The impact of unsafe food costs low- and middle-income economies about $110 billion in lost productivity and medical expenses each year, according to the World Bank.
The study, supported by the United States Food and Drug Administration, found some costs could be avoided through practical and often low-cost behavior and infrastructure changes at points along food value chains.
Productivity loss associated with foodborne disease in low- and middle-income countries (LMICs) is estimated at $95.2 billion per year and the annual cost of treating such illnesses is around $15 billion.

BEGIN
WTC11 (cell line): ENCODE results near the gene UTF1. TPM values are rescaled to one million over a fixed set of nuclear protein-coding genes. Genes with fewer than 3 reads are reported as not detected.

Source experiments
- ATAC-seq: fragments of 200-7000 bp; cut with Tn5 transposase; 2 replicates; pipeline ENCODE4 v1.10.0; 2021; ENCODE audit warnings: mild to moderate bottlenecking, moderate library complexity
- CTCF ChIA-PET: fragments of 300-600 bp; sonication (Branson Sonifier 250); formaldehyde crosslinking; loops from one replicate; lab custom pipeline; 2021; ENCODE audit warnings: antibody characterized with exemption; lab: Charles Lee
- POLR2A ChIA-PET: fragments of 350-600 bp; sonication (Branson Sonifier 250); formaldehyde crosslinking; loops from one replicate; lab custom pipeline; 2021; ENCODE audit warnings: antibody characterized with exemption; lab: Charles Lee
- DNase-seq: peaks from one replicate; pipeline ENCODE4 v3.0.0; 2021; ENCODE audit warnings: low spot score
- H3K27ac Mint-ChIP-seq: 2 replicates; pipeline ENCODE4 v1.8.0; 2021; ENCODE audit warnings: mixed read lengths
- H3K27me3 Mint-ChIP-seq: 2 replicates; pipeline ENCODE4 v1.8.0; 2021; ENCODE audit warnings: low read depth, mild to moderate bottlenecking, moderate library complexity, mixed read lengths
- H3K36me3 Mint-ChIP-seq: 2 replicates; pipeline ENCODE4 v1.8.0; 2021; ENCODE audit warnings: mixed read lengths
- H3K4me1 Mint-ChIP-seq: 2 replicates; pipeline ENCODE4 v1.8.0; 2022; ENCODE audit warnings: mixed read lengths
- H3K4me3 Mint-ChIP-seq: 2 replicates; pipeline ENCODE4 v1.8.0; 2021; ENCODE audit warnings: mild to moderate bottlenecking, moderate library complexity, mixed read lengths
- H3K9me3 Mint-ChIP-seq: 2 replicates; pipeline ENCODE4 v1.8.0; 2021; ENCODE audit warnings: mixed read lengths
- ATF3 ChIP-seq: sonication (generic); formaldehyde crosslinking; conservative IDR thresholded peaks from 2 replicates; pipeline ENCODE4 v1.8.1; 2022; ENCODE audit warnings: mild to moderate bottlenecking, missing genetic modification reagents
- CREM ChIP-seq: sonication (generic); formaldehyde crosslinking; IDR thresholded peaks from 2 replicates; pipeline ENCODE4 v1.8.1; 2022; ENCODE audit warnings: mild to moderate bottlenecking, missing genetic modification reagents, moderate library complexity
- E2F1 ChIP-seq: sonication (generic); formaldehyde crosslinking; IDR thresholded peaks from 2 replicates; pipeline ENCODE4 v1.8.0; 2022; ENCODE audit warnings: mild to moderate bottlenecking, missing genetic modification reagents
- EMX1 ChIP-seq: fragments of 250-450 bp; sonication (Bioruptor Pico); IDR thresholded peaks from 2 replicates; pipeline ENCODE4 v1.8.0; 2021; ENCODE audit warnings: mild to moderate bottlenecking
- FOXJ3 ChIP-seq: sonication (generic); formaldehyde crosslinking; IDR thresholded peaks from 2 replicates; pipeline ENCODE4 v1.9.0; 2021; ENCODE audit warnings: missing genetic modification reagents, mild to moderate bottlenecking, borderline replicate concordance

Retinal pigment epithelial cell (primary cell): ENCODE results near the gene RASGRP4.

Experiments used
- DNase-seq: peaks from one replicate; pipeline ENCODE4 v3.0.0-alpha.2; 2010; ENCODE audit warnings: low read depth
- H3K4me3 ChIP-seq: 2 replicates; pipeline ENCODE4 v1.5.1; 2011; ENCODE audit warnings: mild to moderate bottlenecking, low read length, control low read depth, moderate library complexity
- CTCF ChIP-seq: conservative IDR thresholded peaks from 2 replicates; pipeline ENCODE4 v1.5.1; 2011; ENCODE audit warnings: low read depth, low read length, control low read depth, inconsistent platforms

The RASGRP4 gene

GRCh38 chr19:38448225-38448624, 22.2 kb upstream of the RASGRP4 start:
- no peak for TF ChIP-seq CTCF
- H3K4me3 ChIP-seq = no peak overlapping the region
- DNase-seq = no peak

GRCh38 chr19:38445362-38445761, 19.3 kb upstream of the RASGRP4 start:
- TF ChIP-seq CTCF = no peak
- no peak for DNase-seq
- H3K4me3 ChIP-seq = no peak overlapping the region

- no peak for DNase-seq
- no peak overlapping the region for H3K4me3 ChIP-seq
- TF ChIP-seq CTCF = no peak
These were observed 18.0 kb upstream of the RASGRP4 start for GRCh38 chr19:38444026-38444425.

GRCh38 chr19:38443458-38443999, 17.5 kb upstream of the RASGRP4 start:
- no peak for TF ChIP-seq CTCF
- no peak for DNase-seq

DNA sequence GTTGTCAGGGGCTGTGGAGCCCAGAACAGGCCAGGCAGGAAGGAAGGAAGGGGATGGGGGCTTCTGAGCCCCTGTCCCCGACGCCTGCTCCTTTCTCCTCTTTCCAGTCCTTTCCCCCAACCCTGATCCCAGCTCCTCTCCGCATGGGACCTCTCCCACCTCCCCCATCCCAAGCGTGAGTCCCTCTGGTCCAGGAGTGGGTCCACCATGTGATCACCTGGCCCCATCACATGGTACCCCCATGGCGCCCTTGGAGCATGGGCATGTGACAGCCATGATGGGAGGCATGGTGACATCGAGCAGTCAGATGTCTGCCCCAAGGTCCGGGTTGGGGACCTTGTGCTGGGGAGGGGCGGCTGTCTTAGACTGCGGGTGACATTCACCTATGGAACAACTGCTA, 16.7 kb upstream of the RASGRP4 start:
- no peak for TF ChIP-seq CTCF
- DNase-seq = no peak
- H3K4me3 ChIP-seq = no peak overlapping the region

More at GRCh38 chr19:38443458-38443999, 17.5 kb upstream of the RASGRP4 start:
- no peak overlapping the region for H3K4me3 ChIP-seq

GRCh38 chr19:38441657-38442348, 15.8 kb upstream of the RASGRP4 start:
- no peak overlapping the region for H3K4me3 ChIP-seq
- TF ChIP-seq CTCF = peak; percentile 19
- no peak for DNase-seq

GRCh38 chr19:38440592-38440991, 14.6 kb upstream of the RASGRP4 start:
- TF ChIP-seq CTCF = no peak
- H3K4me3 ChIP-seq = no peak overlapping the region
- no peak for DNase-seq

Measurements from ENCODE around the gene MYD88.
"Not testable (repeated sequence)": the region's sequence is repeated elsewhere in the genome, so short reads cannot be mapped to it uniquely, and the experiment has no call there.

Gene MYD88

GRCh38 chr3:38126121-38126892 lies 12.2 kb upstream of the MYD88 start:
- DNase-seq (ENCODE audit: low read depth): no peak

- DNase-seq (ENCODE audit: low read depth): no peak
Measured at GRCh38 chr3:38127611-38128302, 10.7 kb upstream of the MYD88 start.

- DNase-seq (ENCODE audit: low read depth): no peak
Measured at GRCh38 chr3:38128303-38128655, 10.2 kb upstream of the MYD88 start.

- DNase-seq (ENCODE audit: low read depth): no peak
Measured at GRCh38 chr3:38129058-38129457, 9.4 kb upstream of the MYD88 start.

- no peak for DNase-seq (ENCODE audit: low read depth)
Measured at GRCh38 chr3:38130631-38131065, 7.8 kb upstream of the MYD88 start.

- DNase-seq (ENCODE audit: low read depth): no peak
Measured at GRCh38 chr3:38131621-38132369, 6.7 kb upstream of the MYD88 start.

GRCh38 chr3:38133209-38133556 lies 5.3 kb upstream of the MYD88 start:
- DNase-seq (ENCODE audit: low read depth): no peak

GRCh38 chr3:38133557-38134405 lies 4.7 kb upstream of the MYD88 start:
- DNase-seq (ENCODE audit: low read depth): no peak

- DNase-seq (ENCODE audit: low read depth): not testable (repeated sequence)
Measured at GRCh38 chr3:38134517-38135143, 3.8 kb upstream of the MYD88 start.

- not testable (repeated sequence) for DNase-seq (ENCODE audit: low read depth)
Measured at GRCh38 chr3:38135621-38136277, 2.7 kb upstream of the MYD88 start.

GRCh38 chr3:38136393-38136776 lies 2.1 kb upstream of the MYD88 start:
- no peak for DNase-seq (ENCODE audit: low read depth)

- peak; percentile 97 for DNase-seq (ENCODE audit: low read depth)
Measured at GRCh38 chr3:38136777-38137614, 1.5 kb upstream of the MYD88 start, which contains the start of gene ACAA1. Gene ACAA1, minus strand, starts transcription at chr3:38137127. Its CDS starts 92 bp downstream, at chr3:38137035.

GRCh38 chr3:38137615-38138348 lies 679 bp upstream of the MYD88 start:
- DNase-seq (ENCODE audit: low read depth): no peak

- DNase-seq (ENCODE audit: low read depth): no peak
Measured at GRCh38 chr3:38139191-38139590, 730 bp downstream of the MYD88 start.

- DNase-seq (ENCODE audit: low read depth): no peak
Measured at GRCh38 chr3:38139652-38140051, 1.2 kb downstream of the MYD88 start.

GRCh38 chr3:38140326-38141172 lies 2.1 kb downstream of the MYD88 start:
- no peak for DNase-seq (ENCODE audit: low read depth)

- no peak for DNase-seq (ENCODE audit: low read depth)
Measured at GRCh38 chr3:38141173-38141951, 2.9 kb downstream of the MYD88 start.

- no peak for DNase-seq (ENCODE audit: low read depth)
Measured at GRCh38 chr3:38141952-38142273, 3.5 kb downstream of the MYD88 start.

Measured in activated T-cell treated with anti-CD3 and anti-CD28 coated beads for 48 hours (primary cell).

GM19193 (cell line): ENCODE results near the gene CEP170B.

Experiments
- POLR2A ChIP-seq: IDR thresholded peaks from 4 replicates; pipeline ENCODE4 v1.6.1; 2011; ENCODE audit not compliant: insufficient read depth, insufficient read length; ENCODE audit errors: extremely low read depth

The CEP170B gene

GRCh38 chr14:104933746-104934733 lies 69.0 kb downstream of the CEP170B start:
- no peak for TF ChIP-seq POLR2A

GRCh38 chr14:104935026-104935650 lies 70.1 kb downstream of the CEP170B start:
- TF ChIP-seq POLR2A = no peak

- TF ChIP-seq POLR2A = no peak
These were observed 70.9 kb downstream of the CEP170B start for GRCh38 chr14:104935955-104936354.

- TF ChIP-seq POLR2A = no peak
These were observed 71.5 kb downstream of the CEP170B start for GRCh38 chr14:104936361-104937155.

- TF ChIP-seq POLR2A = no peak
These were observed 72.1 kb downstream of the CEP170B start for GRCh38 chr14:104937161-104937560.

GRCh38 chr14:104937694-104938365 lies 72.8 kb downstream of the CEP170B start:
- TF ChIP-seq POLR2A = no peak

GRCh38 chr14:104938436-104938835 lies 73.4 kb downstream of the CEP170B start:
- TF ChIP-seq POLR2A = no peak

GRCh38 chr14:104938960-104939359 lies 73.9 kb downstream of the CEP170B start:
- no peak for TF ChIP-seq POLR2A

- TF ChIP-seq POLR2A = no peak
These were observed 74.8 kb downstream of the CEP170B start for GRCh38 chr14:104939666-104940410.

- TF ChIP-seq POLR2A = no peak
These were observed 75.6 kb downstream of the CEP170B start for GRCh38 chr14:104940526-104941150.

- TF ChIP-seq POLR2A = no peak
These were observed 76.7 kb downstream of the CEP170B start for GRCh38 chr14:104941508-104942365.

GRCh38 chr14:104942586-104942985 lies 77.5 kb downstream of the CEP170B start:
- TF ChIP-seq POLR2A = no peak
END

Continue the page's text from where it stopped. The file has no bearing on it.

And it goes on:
Other costs including losses of farm and company sales, foregone trade income, health repercussions of consumer avoidance of perishable yet nutrient-rich foods and the environmental burden of food waste are more difficult to quantify.
China accounts for more than $30 billion of the total burden of foodborne disease in LMICs and India for $15 billion, with the two countries responsible for 49 percent of the economic burden of foodborne disease in LMICs and 71 percent of the total burden in Asia
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Source: Food Safety News